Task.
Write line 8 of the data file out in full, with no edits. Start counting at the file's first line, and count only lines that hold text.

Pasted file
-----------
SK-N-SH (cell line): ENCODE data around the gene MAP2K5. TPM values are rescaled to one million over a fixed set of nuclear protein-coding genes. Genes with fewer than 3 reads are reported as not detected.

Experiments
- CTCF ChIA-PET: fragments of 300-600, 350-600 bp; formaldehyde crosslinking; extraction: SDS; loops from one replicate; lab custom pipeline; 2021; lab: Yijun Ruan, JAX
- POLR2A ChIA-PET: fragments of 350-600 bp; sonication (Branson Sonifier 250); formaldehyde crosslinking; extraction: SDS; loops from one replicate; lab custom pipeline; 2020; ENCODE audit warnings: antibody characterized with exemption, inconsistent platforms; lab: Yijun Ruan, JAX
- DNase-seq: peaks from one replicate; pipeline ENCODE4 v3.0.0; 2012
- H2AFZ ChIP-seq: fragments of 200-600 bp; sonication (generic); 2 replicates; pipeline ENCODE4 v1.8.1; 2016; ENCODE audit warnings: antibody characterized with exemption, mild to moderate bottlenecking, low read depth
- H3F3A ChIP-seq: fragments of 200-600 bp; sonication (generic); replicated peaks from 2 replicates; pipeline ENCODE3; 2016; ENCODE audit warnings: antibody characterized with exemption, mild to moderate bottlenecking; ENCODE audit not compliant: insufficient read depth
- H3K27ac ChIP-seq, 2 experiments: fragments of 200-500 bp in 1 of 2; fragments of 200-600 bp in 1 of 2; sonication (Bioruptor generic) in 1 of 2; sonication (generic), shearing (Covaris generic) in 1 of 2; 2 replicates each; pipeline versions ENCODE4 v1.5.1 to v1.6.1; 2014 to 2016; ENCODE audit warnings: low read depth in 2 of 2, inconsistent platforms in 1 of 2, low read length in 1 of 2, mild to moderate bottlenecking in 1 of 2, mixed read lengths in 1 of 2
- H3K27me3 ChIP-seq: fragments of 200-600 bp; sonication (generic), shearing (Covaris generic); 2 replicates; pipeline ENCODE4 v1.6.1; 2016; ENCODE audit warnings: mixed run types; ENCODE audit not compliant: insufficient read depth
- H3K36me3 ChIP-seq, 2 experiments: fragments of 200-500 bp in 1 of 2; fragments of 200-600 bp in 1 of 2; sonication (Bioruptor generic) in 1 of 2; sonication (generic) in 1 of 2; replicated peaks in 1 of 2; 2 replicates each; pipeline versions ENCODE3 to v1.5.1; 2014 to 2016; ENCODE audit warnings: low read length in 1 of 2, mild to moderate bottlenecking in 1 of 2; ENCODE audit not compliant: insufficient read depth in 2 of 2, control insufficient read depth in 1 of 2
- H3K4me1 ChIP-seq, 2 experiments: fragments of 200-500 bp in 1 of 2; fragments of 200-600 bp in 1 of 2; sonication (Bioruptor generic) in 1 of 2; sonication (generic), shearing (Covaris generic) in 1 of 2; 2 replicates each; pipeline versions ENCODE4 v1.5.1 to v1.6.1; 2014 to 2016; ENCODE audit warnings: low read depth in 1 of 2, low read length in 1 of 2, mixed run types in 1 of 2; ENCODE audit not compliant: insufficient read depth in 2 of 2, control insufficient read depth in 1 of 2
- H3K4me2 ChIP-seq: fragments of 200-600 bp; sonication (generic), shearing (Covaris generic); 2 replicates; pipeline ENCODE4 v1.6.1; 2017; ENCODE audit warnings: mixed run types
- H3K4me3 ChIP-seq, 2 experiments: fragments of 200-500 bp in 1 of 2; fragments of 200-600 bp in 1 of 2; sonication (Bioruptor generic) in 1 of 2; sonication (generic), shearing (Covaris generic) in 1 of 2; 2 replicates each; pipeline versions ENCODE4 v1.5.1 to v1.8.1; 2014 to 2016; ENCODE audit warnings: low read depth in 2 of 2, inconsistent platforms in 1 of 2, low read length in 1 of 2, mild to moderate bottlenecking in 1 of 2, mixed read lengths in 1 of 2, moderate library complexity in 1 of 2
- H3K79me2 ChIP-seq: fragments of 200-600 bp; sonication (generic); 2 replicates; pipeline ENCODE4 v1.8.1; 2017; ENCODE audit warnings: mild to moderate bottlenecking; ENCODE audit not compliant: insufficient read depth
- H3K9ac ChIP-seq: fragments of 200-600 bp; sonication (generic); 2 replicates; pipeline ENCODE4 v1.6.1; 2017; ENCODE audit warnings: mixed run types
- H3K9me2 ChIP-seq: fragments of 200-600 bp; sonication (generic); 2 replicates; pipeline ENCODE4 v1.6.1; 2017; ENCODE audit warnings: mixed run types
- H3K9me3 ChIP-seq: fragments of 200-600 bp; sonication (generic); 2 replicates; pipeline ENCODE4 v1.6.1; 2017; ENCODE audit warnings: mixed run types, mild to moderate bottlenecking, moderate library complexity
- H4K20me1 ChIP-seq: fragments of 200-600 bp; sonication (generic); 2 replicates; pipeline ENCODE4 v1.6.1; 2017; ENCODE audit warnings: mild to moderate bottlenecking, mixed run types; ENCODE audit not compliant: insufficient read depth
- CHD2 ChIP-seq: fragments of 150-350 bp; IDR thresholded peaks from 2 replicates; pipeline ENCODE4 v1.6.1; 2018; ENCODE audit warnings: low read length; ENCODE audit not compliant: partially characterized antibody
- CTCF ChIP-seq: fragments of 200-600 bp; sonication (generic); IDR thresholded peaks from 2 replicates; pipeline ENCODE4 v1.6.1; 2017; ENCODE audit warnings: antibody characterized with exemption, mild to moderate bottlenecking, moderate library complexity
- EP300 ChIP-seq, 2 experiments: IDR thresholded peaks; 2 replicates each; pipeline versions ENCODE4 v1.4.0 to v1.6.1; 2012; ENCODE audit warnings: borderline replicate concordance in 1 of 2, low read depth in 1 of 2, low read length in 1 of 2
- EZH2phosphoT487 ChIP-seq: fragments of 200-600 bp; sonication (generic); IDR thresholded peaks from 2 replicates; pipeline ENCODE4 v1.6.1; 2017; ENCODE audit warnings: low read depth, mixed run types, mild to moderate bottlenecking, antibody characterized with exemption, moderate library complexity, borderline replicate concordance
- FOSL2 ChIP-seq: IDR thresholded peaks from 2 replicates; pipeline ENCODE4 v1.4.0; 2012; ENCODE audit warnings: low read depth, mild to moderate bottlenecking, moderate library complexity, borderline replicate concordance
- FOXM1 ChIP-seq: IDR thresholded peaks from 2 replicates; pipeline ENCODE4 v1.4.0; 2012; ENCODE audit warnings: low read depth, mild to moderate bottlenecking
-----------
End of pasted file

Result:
- H3K27ac ChIP-seq, 2 experiments: fragments of 200-500 bp in 1 of 2; fragments of 200-600 bp in 1 of 2; sonication (Bioruptor generic) in 1 of 2; sonication (generic), shearing (Covaris generic) in 1 of 2; 2 replicates each; pipeline versions ENCODE4 v1.5.1 to v1.6.1; 2014 to 2016; ENCODE audit warnings: low read depth in 2 of 2, inconsistent platforms in 1 of 2, low read length in 1 of 2, mild to moderate bottlenecking in 1 of 2, mixed read lengths in 1 of 2